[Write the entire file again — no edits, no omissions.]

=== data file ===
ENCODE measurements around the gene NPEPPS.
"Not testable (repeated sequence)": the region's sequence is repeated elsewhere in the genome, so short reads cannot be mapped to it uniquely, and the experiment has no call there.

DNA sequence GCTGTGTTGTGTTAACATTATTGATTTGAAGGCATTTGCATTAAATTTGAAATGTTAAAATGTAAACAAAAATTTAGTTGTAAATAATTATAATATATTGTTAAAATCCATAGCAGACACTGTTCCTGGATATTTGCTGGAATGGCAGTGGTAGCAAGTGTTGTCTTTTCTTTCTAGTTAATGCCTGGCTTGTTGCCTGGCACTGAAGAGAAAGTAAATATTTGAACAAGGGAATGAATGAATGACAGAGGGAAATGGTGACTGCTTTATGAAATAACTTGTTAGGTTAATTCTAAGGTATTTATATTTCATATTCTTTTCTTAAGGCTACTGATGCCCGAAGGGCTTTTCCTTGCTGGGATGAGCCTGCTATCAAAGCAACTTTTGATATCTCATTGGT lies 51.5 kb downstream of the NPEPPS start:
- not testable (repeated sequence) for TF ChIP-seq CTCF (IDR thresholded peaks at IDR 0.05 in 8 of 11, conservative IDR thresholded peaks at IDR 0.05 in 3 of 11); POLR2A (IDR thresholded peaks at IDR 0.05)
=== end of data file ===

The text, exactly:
ENCODE measurements around the gene NPEPPS.
"Not testable (repeated sequence)": the region's sequence is repeated elsewhere in the genome, so short reads cannot be mapped to it uniquely, and the experiment has no call there.

DNA sequence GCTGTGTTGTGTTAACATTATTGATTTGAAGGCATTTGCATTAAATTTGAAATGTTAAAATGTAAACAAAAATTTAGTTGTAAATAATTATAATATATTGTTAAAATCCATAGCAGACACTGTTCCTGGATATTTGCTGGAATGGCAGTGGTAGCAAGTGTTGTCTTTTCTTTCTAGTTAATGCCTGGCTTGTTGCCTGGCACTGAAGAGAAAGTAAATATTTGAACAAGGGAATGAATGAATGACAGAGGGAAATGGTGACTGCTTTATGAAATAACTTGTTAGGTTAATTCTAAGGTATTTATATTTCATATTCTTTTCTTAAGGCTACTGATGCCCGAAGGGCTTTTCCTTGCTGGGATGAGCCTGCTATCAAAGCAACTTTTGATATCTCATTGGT lies 51.5 kb downstream of the NPEPPS start:
- not testable (repeated sequence) for TF ChIP-seq CTCF (IDR thresholded peaks at IDR 0.05 in 8 of 11, conservative IDR thresholded peaks at IDR 0.05 in 3 of 11); POLR2A (IDR thresholded peaks at IDR 0.05)